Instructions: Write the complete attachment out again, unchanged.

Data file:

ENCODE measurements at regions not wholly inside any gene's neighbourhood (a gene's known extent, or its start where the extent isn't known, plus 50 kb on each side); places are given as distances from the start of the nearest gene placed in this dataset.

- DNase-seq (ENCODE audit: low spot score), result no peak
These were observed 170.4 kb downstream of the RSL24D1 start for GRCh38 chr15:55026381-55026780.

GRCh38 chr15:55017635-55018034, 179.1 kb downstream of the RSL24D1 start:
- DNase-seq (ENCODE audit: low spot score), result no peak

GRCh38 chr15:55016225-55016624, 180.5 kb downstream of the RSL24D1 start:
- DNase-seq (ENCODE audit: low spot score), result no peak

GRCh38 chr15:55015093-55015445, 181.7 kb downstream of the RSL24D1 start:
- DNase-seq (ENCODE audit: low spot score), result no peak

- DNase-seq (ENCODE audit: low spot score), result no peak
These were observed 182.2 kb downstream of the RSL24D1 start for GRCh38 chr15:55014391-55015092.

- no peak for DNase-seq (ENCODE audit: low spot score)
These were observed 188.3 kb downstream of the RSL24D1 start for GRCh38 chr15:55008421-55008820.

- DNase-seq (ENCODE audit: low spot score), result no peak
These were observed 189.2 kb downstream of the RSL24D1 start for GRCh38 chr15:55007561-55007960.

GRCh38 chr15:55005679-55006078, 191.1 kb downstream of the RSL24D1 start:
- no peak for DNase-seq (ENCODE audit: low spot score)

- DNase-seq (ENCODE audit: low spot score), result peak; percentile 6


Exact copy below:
ENCODE measurements at regions not wholly inside any gene's neighbourhood (a gene's known extent, or its start where the extent isn't known, plus 50 kb on each side); places are given as distances from the start of the nearest gene placed in this dataset.

- DNase-seq (ENCODE audit: low spot score), result no peak
These were observed 170.4 kb downstream of the RSL24D1 start for GRCh38 chr15:55026381-55026780.

GRCh38 chr15:55017635-55018034, 179.1 kb downstream of the RSL24D1 start:
- DNase-seq (ENCODE audit: low spot score), result no peak

GRCh38 chr15:55016225-55016624, 180.5 kb downstream of the RSL24D1 start:
- DNase-seq (ENCODE audit: low spot score), result no peak

GRCh38 chr15:55015093-55015445, 181.7 kb downstream of the RSL24D1 start:
- DNase-seq (ENCODE audit: low spot score), result no peak

- DNase-seq (ENCODE audit: low spot score), result no peak
These were observed 182.2 kb downstream of the RSL24D1 start for GRCh38 chr15:55014391-55015092.

- no peak for DNase-seq (ENCODE audit: low spot score)
These were observed 188.3 kb downstream of the RSL24D1 start for GRCh38 chr15:55008421-55008820.

- DNase-seq (ENCODE audit: low spot score), result no peak
These were observed 189.2 kb downstream of the RSL24D1 start for GRCh38 chr15:55007561-55007960.

GRCh38 chr15:55005679-55006078, 191.1 kb downstream of the RSL24D1 start:
- no peak for DNase-seq (ENCODE audit: low spot score)

- DNase-seq (ENCODE audit: low spot score), result peak; percentile 6